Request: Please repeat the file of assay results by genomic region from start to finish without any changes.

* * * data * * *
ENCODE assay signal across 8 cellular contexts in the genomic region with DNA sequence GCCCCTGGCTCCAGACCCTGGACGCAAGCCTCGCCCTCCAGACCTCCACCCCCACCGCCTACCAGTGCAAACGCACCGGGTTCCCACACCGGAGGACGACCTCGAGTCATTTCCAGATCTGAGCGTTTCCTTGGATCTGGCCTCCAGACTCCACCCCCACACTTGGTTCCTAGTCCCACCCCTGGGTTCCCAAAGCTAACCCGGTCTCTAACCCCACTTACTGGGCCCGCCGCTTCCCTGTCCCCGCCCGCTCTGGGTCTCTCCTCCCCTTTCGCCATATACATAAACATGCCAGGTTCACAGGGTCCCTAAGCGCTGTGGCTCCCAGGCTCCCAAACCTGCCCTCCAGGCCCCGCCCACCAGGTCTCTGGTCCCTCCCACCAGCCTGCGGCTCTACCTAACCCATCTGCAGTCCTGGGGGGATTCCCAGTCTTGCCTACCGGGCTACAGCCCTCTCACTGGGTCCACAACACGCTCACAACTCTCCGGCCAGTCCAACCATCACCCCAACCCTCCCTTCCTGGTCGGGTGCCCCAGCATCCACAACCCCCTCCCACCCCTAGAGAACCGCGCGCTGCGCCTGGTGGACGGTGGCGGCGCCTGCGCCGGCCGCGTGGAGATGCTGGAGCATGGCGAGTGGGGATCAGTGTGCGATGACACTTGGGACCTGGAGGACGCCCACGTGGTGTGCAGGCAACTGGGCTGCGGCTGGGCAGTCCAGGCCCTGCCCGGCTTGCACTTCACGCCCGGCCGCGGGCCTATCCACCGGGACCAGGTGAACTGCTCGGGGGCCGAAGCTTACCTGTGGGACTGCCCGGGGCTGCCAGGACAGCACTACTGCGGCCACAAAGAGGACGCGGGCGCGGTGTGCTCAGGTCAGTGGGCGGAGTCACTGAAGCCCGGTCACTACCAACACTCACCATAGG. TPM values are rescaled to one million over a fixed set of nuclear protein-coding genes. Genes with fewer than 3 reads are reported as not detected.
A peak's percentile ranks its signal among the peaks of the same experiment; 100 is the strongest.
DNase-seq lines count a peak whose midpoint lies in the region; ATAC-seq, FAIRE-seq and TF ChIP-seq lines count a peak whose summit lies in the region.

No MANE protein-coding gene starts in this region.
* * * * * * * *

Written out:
ENCODE assay signal across 8 cellular contexts in the genomic region with DNA sequence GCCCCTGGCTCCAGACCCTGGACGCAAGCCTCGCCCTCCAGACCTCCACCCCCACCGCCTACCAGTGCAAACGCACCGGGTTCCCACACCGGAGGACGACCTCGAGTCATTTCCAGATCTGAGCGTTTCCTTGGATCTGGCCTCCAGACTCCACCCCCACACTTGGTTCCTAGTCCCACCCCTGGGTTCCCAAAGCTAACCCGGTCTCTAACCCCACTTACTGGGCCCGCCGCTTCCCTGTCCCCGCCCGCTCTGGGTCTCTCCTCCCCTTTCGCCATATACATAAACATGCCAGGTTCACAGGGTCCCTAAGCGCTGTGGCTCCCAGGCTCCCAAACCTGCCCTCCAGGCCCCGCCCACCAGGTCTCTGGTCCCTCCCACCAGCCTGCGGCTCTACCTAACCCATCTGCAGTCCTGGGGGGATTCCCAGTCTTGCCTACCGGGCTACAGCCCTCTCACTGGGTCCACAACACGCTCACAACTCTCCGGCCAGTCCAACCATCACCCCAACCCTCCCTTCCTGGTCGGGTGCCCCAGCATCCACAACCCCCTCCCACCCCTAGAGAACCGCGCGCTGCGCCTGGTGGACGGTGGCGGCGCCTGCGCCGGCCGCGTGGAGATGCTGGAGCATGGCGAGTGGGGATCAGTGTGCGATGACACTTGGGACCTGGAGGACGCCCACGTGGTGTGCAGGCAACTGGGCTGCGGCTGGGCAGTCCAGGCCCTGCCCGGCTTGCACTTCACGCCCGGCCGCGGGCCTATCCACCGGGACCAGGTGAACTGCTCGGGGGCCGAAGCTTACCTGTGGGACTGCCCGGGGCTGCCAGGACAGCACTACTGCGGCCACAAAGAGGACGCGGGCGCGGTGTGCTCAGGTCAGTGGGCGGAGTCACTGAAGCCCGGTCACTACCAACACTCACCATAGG. TPM values are rescaled to one million over a fixed set of nuclear protein-coding genes. Genes with fewer than 3 reads are reported as not detected.
A peak's percentile ranks its signal among the peaks of the same experiment; 100 is the strongest.
DNase-seq lines count a peak whose midpoint lies in the region; ATAC-seq, FAIRE-seq and TF ChIP-seq lines count a peak whose summit lies in the region.

No MANE protein-coding gene starts in this region.